With an introduction and post-film discussion by Pete Timmermann, interim director of the Webster U. Film Series and adjunct film professor at Webster U.
In 18th-century France, novice Suzanne (a luminous Anna Karina) is compelled by her family to take her vows and become a nun. Doing what she can to resist, Suzanne is shuttled between convents with widely different Mothers Superior, ranging from maternal to sadistic to amorous. Based on the novel by Denis Diderot, Jacques Rivette’s film was banned on its initial release and its fate became a long-running scandal. New York Times critic J. Hoberman writes: “Elliott Stein, an American journalist living in Paris, reported in the British film magazine Sight and Sound that ‘Le Monde ran a day-to-day feature, “L’Affaire de La Religieuse,” to which one opened as if to a daily horoscope or weather report.’ His article gave examples of the heated discourse Rivette’s movie inspired. A writer for the right-wing weekly Carrefour declared: ‘If, in the name of freedom, we let this film be shown, we might just as well throw open the doors of France to all the dirty hairy beatniks of the earth.’”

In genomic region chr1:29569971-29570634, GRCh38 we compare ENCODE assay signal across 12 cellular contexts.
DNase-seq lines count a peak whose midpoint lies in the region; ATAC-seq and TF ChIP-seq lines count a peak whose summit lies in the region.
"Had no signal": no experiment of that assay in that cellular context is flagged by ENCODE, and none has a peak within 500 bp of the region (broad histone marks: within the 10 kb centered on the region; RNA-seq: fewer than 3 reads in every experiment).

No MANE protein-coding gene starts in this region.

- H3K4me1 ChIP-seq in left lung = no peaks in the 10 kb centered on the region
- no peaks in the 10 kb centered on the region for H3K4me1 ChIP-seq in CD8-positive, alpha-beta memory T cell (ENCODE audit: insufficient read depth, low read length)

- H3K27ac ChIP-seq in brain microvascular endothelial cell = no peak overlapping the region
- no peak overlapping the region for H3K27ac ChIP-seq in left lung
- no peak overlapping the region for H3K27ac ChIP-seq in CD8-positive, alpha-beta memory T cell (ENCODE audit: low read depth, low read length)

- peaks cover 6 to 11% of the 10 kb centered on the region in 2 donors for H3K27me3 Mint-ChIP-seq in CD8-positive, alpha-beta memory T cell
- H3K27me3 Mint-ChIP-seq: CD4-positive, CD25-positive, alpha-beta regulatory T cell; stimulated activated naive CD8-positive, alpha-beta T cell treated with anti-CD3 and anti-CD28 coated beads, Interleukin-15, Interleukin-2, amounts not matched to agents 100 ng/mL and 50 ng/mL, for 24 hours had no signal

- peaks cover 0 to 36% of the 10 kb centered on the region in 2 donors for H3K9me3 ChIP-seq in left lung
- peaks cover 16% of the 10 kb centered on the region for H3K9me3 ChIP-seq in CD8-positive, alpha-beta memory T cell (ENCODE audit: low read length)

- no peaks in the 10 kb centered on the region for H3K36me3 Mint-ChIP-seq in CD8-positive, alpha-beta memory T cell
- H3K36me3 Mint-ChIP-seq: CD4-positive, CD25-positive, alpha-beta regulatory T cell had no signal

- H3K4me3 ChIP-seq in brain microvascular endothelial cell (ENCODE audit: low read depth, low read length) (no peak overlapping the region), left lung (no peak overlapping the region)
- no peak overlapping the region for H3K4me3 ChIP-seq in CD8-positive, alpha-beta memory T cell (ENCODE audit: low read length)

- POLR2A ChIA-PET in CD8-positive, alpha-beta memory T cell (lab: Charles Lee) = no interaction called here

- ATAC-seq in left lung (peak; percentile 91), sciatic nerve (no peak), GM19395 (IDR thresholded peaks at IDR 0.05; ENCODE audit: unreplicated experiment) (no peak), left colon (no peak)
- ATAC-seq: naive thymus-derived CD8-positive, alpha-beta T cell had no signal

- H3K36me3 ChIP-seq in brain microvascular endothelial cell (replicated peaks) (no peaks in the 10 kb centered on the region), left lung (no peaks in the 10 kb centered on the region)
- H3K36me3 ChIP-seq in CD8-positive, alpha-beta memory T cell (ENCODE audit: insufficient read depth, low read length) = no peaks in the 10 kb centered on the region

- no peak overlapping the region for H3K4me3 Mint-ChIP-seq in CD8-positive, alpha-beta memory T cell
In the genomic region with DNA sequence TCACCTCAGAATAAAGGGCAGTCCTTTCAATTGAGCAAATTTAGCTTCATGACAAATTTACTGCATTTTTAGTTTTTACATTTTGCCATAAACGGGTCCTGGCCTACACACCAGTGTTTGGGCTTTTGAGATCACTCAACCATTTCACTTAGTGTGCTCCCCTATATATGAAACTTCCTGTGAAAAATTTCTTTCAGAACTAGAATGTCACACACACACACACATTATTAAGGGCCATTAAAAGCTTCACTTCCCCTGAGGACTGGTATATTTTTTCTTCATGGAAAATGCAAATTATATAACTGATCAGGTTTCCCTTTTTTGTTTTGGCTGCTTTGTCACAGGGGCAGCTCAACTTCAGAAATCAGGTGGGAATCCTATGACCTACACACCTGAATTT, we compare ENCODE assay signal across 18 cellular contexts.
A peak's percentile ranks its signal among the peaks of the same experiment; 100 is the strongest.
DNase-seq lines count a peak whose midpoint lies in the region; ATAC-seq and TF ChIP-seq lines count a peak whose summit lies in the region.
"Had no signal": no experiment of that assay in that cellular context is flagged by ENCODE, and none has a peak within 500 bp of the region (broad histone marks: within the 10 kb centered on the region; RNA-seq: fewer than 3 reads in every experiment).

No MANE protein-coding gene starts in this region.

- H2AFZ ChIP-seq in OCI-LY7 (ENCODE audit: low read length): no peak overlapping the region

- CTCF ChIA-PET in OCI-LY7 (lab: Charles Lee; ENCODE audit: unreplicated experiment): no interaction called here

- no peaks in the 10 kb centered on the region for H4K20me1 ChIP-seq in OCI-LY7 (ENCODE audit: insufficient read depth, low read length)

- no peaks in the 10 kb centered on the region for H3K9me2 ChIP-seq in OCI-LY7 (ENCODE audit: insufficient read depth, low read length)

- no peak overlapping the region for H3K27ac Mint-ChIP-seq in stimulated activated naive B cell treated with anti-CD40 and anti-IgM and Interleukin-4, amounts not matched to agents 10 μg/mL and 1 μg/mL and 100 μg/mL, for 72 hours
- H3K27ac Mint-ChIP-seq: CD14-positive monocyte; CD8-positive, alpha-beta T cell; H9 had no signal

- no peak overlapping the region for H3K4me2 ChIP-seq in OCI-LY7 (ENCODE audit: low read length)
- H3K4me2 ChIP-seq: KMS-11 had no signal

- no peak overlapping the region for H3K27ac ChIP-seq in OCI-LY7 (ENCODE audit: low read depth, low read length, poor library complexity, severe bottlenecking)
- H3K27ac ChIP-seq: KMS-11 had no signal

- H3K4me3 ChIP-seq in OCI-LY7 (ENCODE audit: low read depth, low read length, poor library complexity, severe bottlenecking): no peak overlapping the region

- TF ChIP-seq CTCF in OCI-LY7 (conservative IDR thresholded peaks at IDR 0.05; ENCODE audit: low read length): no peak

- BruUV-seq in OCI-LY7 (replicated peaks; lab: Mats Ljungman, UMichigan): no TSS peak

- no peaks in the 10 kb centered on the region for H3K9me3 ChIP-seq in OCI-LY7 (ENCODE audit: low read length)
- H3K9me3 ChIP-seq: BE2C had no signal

Hoberman also notes that the film debuted in the U.S. at the remarkably deep 1968 New York Film Festival: “The festival that year included two masterpieces by Jean-Luc Godard (‘Weekend’ and ‘Two or Three Things I Know About Her’), Robert Bresson’s ‘Mouchette’ and John Cassavetes’s ‘Faces,’ along with first features by Jean-Marie Straub and Danièle Huillet; Werner Herzog; and new movies from Bernardo Bertolucci, Milos Forman, Miklos Jancso, Norman Mailer and Orson Welles. Even in this crowd, ‘La Religieuse’ stood out, less for its notoriety than its brilliant filmmaking and impassioned restraint. ‘La Religieuse’ is founded on contradictions. The movie is as sumptuous in its color photography as it is austere in its mise-en-scène. Suzanne is victimized equally by repression and license. Her situation simultaneously evokes pre-Revolutionary France and 20th-century Europe. Rivette’s direction is both theatrical and cinematic.”